So, for people who do mouse experiments and breed things they have these generations called f0 which is the original f1 which is the first generation, f2 and f3, but we don't really talk about that in human terms, but so the direct effects of the developing foetus can be toxic chemicals or genetic through the chemical effects or epigenetics which is where the function of the gene but not the structure of the gene is altered through an environmental exposure. It's a normal part of development and in fact epigenetics is one of the reasons how we develop. Genes are switched on and off at different times to create the beings that we are. So, I mentioned the direct effect on foetal oocytes but down to the fourth generation this can only happen through these epigenetic changes and some of these epigenetic changes, so change in the way the genes are expressed or function, but not the actual structure, can be transmitted from one cell to another during cell division from one generation to another. It doesn't happen in the male line because the sperm are primarily formed around adolescence and so it's exposures around adolescence that will affect the sperm not exposures in-utero so this is a maternal phenomenon.
Now the concept of windows of susceptibility is demonstrated on this graph and what this is supposed to show is at different stages during gestation, so the early embryonic period and then the foetal period and up to full term, development of the central nervous system an exposure that occurs in this period where is red may have major structural effects, whereas exposure occurring in this period where it's green or yellow doesn't have the same effect, and so this can be quite the timing can be quite exquisite. So, something that's occurring during the fifth week or exposure that occurs during the fifth week of pregnancy before the women even know they're pregnant may have a major effect on developing congenital abnormalities in the brain whereas that same exposure in week 7 or 8 may have a completely different or no effect. So, this is the concept of the timing of the exposure and makes it much more complicated of course to study these sorts of things, and that's true for all of the different organ systems that we develop and it's an important concept when you're thinking about how environmental exposures may actually alter disease risk.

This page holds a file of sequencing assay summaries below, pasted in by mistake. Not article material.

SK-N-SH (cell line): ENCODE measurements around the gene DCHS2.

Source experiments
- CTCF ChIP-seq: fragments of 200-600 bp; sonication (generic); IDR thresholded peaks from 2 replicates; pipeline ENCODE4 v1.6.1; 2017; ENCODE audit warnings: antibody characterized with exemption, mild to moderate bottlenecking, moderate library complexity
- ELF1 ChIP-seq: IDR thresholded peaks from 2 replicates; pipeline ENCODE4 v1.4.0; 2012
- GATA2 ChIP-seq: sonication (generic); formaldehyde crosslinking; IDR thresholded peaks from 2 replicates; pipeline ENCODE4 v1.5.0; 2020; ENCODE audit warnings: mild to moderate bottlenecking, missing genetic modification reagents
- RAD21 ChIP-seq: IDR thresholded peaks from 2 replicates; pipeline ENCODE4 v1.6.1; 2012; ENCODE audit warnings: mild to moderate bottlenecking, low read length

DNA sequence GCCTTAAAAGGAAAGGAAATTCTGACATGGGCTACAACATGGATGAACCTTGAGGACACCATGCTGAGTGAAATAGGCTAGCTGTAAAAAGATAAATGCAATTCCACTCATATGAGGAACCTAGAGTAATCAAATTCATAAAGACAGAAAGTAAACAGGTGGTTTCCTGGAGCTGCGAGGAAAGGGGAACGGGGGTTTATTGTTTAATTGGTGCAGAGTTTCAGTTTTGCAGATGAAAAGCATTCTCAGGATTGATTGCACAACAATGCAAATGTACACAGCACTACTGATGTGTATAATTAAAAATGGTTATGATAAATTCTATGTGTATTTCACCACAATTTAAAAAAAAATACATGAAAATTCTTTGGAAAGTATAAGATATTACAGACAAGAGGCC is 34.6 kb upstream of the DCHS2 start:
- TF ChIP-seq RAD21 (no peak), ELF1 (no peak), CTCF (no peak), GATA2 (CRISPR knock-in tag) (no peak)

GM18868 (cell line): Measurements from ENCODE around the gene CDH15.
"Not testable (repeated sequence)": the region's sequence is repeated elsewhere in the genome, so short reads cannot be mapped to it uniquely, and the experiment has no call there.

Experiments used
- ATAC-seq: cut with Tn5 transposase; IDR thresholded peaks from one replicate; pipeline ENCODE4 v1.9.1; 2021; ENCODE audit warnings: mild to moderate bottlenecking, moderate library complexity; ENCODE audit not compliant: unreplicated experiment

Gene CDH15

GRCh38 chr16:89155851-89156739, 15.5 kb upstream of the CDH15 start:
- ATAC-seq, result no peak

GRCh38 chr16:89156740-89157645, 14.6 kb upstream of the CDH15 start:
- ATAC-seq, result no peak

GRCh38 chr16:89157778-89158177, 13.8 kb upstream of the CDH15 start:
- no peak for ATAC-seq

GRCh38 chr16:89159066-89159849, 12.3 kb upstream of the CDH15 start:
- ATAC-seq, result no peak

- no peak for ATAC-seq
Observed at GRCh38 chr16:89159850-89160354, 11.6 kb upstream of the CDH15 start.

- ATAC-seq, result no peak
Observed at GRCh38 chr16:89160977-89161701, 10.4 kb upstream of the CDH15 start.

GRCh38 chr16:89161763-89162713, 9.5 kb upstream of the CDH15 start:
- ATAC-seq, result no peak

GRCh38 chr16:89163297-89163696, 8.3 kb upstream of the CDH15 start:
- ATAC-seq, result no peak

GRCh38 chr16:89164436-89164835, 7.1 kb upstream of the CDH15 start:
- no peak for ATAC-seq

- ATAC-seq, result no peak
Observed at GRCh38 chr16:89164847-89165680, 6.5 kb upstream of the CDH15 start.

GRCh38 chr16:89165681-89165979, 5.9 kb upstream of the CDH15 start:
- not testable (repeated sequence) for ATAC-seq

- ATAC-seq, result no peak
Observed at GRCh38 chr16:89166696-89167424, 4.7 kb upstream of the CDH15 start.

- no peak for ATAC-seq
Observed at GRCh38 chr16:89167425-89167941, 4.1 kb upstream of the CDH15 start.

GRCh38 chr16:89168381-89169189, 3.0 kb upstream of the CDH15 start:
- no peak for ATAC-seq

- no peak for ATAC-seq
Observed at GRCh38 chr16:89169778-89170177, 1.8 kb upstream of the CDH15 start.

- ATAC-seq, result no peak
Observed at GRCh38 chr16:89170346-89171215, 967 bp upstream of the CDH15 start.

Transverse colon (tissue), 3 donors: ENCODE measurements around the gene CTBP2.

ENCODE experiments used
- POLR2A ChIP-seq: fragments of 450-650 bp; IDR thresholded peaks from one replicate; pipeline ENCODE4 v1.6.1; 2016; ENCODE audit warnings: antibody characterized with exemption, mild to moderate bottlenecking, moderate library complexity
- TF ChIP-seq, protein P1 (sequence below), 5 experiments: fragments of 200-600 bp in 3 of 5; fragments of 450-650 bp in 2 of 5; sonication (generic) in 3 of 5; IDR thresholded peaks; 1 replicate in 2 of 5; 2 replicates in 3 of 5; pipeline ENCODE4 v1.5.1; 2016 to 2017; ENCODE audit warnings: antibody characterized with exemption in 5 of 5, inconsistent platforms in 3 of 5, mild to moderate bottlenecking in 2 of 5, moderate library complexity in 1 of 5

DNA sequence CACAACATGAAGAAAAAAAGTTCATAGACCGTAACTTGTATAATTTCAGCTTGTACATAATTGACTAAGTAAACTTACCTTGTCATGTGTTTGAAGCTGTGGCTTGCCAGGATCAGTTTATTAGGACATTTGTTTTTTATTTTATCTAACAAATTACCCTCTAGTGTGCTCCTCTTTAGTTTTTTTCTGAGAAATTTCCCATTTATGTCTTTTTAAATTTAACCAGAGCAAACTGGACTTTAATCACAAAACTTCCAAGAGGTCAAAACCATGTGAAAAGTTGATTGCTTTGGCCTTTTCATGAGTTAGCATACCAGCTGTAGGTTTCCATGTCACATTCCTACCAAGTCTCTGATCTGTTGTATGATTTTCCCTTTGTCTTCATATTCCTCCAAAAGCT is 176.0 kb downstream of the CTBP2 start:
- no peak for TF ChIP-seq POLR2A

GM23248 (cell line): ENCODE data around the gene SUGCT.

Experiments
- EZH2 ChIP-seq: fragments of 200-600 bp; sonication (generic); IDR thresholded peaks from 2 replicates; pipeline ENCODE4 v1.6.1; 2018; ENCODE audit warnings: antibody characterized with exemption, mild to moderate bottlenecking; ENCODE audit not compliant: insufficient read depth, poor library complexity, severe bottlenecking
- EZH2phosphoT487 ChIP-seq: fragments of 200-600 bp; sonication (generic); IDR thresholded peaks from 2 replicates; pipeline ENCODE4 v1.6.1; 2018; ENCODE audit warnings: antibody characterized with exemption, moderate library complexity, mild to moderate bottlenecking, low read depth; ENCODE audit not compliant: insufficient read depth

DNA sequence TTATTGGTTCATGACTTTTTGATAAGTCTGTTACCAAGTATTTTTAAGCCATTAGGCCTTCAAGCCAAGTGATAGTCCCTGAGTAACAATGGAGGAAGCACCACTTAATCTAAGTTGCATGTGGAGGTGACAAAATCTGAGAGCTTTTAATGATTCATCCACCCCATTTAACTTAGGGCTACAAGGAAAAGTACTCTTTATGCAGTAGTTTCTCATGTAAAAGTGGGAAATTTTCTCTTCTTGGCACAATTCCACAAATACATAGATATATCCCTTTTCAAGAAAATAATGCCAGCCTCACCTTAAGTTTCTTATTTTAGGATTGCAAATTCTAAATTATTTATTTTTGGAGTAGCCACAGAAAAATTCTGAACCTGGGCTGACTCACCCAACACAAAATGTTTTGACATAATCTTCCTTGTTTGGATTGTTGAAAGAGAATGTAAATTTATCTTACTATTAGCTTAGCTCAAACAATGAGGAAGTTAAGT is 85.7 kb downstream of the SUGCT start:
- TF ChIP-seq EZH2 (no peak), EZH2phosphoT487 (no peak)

Many, but not all, of our organ systems are mature at birth, and on this this shot, this slide shows you know the heart has completely formed its function, it's fully functioning, whereas things like the liver the structure is complete but the function is not full, in that a lot of the detoxification enzyme systems that occur in the liver are not mature at birth. But, things like the brain, the lungs, and the immune system are very immature at birth and there's a lot of postnatal development of the brain, the lungs, and the immune system which means that these three organ systems in particular are vulnerable to both prenatal and postnatal environmental exposures from a structural point of view. Everything is vulnerable from a functional point of view but these three organ systems can have structural abnormalities from environmental exposures after birth.